For Palestinian citizens of Israel, Hadash was for a long time the sole political party allowed to work in the public sphere. Political figures that rose to prominence through the Israeli Communist Party include ideologue Tawfiq Toubi, poet and former Nazareth mayor Tawfiq Ziad and novelist Emile Habibi.
In recent years, however, the Democratic Front has propelled new figures like Mohammad Baraka and Jamal Zahalka. Many Palestinians in the West Bank and Gaza know these new members of Knesset and appeal to them to intervene in solving day-to-day problems with the occupation. But while they are often effective in solving individual problems, they have not succeeded much in changing the trajectory of the Israeli occupation and settlement policy that has received legitimization in Israel’s top representative body. This failure has led many, especially among Islamists in Israel, to question the wisdom of being part of the Israeli electoral system and fighting for the few seats that are available to the Arab minority.
The loss of elections in Nazareth put an end to decades of control by Communists and their supporters. After the Nazareth elections, Israeli member of Knesset from the Islamic Movement Ibrahim Sarsour issued a statement calling on the losing party to learn the lessons for the national good of Palestinian citizens in Israel.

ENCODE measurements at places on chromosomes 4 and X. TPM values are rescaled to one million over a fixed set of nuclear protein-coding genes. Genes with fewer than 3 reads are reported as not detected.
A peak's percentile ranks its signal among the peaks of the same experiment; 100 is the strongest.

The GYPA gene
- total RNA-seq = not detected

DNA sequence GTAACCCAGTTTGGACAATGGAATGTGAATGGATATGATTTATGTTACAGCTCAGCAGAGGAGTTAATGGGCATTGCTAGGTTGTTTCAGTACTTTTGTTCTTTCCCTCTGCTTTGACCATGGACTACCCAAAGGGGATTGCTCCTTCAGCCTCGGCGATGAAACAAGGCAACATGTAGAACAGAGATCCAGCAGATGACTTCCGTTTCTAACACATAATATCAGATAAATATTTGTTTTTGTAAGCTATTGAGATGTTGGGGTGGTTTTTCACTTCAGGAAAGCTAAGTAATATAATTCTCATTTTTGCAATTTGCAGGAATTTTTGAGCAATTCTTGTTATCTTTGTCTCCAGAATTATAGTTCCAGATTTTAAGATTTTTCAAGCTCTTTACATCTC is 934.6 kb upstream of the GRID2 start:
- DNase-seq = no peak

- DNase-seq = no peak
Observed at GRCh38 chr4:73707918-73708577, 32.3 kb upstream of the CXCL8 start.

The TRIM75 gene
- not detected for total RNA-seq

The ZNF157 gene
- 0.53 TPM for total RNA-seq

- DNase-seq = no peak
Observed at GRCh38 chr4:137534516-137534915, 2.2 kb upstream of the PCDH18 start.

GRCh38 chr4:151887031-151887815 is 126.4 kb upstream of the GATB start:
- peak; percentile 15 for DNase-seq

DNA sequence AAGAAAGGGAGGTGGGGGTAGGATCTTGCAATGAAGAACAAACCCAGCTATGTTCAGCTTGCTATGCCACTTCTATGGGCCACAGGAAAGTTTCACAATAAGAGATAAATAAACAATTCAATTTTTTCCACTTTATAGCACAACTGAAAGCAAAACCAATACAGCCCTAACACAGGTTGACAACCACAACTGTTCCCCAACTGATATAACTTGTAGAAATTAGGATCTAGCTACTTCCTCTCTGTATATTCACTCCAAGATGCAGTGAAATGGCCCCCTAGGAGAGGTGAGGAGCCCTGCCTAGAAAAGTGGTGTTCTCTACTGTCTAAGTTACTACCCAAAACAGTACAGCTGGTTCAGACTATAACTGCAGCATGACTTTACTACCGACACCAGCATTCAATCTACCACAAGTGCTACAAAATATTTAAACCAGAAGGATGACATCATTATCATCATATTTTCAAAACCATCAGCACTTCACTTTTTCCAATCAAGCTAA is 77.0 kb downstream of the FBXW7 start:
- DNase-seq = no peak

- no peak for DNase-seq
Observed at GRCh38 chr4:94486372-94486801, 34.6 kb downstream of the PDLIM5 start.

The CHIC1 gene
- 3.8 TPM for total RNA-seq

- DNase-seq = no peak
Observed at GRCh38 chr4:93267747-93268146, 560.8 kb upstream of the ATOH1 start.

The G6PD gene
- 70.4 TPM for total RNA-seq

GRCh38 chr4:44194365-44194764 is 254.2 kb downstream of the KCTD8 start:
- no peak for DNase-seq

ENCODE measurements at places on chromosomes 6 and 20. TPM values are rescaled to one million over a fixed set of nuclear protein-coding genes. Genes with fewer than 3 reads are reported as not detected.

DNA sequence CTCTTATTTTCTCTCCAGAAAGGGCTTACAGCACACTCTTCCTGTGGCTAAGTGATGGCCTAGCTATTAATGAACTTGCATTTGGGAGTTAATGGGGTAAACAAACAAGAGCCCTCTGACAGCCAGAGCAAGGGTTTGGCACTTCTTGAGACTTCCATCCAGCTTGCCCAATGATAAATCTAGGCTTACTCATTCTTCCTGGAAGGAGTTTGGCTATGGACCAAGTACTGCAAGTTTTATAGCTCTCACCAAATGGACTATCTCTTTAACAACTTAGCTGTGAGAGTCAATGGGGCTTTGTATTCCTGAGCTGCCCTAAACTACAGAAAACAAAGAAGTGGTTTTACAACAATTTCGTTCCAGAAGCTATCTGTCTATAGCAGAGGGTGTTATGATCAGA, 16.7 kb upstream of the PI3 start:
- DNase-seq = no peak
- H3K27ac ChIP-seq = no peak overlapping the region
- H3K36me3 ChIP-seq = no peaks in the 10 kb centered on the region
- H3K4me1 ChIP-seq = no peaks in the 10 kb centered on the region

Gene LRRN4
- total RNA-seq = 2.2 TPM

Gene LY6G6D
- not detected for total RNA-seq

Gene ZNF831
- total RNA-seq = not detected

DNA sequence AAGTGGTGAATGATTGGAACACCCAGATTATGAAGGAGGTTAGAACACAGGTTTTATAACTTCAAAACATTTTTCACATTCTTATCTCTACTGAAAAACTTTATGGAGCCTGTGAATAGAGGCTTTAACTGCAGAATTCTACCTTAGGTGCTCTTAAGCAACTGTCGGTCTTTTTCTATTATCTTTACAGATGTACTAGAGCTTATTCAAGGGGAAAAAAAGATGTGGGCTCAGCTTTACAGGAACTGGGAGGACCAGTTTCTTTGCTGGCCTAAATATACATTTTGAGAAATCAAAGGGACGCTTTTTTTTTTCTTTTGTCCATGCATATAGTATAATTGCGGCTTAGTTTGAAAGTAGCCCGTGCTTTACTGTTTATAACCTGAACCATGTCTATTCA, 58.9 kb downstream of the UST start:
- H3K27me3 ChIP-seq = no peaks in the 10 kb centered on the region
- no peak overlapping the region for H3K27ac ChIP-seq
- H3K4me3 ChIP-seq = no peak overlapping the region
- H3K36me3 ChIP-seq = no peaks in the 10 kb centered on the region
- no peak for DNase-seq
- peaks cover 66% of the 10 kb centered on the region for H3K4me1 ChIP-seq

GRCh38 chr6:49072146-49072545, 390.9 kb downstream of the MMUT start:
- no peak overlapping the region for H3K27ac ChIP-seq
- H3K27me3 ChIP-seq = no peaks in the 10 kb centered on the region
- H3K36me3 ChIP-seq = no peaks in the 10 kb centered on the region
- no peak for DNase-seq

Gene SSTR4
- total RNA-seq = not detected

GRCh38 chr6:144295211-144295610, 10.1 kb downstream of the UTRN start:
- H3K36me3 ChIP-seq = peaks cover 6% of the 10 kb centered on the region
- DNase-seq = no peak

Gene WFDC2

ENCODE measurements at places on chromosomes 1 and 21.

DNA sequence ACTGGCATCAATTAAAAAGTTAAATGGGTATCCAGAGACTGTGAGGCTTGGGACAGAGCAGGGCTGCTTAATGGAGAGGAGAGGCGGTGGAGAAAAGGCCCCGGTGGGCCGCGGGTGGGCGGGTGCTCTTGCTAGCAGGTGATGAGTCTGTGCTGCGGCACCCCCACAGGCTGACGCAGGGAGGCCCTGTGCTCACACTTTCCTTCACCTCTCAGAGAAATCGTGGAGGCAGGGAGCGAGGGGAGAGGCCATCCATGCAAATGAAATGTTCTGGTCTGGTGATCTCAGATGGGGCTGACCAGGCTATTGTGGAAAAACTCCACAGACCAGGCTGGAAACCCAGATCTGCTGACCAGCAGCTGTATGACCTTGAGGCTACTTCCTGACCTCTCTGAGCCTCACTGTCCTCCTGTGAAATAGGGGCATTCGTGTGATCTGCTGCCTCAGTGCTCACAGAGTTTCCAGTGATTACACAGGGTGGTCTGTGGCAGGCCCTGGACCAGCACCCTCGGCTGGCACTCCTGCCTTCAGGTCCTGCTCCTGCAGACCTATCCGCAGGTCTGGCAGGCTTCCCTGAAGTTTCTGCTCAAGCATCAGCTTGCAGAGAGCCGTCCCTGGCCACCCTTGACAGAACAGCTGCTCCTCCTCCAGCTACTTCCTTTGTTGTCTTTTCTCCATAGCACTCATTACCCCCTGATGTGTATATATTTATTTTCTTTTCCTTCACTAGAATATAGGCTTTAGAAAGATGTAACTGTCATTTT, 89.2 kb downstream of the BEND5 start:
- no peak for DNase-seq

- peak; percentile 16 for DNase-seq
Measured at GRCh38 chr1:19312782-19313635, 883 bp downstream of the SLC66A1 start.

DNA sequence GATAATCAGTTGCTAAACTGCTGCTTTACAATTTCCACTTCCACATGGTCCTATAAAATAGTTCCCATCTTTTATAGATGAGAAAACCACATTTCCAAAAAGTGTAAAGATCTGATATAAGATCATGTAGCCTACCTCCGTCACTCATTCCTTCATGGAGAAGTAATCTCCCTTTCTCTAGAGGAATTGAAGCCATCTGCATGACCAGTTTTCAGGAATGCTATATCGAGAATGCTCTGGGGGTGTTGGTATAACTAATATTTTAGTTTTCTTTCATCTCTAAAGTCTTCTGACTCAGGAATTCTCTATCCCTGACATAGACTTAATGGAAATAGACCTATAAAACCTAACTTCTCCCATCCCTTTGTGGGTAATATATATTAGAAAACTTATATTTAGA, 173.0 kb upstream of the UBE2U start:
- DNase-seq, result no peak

It can be argued that change is necessary and that being in power for so long tends to reduce effectiveness. But what happened in Nazareth last week will not stay in Galilee. It will have a profound effect on the Israeli Communist Party and on the Hadash coalition throughout post-1948 Israel. The big question will be whether they will learn the lessons of this reduced public support and act accordingly, or keep their heads in the sand and blame all except themselves for the status that they find themselves in.